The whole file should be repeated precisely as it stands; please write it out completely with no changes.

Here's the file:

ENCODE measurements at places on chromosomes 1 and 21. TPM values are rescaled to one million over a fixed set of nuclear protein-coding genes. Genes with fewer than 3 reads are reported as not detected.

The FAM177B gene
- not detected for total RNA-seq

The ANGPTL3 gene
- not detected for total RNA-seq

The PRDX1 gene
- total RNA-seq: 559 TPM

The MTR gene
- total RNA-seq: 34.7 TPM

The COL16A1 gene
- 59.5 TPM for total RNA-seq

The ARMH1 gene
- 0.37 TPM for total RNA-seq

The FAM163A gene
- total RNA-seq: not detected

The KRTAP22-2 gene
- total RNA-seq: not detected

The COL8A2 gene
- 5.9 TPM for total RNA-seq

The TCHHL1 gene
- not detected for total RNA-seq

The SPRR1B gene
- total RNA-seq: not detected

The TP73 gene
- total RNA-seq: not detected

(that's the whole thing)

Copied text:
ENCODE measurements at places on chromosomes 1 and 21. TPM values are rescaled to one million over a fixed set of nuclear protein-coding genes. Genes with fewer than 3 reads are reported as not detected.

The FAM177B gene
- not detected for total RNA-seq

The ANGPTL3 gene
- not detected for total RNA-seq

The PRDX1 gene
- total RNA-seq: 559 TPM

The MTR gene
- total RNA-seq: 34.7 TPM

The COL16A1 gene
- 59.5 TPM for total RNA-seq

The ARMH1 gene
- 0.37 TPM for total RNA-seq

The FAM163A gene
- total RNA-seq: not detected

The KRTAP22-2 gene
- total RNA-seq: not detected

The COL8A2 gene
- 5.9 TPM for total RNA-seq

The TCHHL1 gene
- not detected for total RNA-seq

The SPRR1B gene
- total RNA-seq: not detected

The TP73 gene
- total RNA-seq: not detected